Once through the valley riders face a gruelling 8km climb up Hela Hela pass. It typically takes 2 to 3 hours to get up the pass and on to the support station at Allendale Farm. The challenge of this day is not so much the navigation as the difficulty of the day which confounds the rookie rider. It's only 105 km but it combines difficult terrain with over 2500 metres of ascent resulting in a very long first day on the trail. Riders who linger on the earlier parts or have navigational trouble will find the valley impossible to escape from once the sun goes down. It's not a great place to spend the night as many riders can attest to. 

Allendale support station is based at the home of Ian and Dana Waddilove. They have constructed a small village of wooden structures that serve the needs of the race. The main cabin serves as the general gathering point where meals are served and people hang out. Smaller cabins do duty as bathrooms and sleeping quarters. It is a comfortable setup with a warming fireplace in the main cabin. A great place to end your first day on the trail.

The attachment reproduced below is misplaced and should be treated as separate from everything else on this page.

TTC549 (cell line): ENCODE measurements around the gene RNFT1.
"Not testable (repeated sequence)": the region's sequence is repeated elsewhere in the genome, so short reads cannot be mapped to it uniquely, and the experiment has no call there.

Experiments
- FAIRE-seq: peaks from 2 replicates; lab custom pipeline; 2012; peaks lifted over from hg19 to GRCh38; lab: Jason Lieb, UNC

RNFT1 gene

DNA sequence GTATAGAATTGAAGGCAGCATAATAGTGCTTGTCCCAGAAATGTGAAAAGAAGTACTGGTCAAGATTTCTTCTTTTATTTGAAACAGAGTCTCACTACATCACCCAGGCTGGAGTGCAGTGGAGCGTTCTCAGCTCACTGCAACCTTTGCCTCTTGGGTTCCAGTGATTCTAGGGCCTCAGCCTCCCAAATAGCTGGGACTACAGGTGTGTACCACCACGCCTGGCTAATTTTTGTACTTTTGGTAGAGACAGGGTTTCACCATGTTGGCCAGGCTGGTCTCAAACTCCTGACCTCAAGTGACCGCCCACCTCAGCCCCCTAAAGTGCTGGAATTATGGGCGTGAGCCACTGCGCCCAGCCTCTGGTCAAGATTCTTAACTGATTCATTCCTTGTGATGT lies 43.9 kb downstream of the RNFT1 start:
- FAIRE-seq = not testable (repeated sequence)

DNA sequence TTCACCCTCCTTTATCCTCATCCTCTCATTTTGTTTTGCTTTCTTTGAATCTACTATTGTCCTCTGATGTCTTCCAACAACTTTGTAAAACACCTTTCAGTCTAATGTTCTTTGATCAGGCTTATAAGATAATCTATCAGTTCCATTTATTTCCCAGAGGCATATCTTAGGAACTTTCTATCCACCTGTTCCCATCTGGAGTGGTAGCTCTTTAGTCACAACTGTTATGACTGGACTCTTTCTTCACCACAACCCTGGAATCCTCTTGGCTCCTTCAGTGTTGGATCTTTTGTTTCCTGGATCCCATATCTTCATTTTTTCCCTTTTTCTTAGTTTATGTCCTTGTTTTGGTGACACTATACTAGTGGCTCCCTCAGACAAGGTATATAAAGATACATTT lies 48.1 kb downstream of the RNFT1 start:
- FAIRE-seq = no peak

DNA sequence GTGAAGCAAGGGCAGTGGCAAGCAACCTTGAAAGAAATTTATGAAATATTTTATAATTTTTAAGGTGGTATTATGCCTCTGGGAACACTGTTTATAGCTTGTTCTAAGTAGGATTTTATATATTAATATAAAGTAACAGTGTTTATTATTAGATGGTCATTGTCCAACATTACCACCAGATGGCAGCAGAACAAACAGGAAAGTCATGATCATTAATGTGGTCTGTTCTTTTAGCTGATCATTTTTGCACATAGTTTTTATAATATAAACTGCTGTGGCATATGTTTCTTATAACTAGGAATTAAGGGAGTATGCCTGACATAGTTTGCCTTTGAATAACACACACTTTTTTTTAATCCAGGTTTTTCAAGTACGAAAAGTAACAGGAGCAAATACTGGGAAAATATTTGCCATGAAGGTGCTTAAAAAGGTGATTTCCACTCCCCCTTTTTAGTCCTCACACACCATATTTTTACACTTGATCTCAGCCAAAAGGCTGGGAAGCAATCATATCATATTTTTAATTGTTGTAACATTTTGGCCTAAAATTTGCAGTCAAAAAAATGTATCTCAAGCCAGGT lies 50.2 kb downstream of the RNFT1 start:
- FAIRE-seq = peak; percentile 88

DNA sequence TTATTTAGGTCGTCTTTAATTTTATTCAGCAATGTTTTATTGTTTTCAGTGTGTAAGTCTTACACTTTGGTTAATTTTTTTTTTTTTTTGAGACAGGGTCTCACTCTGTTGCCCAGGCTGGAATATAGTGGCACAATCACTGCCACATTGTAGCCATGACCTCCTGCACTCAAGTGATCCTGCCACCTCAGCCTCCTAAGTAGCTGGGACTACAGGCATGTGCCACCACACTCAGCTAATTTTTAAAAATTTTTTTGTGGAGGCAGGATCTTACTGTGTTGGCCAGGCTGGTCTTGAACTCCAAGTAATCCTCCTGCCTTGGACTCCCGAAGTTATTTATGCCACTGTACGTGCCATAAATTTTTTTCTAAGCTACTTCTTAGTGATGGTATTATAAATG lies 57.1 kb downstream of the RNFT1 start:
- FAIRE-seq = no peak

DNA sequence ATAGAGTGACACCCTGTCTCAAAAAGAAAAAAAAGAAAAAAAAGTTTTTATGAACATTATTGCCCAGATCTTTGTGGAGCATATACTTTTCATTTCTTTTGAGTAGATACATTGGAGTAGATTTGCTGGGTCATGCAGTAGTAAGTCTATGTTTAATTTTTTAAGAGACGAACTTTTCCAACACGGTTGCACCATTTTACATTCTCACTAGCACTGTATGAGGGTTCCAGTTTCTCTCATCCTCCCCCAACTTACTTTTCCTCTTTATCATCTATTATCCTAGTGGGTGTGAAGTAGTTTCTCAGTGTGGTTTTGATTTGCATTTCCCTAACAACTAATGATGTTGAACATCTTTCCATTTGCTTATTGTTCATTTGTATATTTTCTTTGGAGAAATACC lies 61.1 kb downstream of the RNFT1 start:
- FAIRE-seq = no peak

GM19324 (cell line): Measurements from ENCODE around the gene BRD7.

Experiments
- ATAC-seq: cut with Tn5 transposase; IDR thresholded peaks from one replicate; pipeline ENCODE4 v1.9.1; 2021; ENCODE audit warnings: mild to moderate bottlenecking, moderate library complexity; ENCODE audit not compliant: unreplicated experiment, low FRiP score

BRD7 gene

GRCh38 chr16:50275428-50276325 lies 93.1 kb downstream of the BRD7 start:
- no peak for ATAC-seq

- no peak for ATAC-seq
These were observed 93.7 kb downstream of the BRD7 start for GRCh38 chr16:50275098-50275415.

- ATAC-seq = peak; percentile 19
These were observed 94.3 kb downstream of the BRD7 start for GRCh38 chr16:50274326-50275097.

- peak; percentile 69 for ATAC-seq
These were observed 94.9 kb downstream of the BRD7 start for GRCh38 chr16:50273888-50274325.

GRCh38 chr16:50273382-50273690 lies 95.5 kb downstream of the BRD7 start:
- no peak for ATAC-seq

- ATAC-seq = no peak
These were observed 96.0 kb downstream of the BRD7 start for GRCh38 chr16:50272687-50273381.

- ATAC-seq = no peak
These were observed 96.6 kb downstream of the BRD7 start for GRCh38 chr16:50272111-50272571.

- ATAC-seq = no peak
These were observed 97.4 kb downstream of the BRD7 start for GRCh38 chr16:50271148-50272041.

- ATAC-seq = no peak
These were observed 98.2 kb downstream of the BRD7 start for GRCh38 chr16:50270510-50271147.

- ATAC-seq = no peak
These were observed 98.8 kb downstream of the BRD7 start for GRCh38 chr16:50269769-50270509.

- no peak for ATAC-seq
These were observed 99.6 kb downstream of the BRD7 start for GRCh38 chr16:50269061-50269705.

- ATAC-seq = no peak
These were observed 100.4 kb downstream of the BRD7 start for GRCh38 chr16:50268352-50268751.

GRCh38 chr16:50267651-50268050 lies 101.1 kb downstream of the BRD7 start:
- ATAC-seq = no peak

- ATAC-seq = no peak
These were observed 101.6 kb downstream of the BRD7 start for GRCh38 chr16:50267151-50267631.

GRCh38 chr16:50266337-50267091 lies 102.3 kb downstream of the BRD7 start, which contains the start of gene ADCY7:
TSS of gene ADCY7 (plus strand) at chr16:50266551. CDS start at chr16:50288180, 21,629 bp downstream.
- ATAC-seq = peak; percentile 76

Allendale to Ntsikeni 97 km. 10-11 hours. 

The day starts with a simple exit out the back of the farm along a firebreak. Most riders face this challenge in predawn darkness and the result is often entertaining for the dot watchers. It's simple when the sun is up. Many riders have wandered around in the dark for hours within a few hundred metres of the farm house. 

Once out the back of the farm it's back onto forestry roads that lead the riders to the small town of Donnybrook. The section between  Donnybrook and Centocow seems simple enough on paper - only 8 or 9 district roads and jeep tracks to link together. The problem starts when they are busy logging along the route. Things change drastically as logging trucks redefine the obvious routes. Enough people have become discombobulated on this section for the collective antics to be labelled as Donnybrook manoeuvres. The combinations of lostness seem endless. 

Once at Centocow riders get to enjoy the hospitality of the carpet weavers located in a building adjacent to the Centocow Trappist Mission Station which also houses the Gerard Bhengu Art Gallery. These ladies will wait in you hand and foot no matter what time of the day or night you arrive. It is also one of the official interim accommodation stops with great facilities.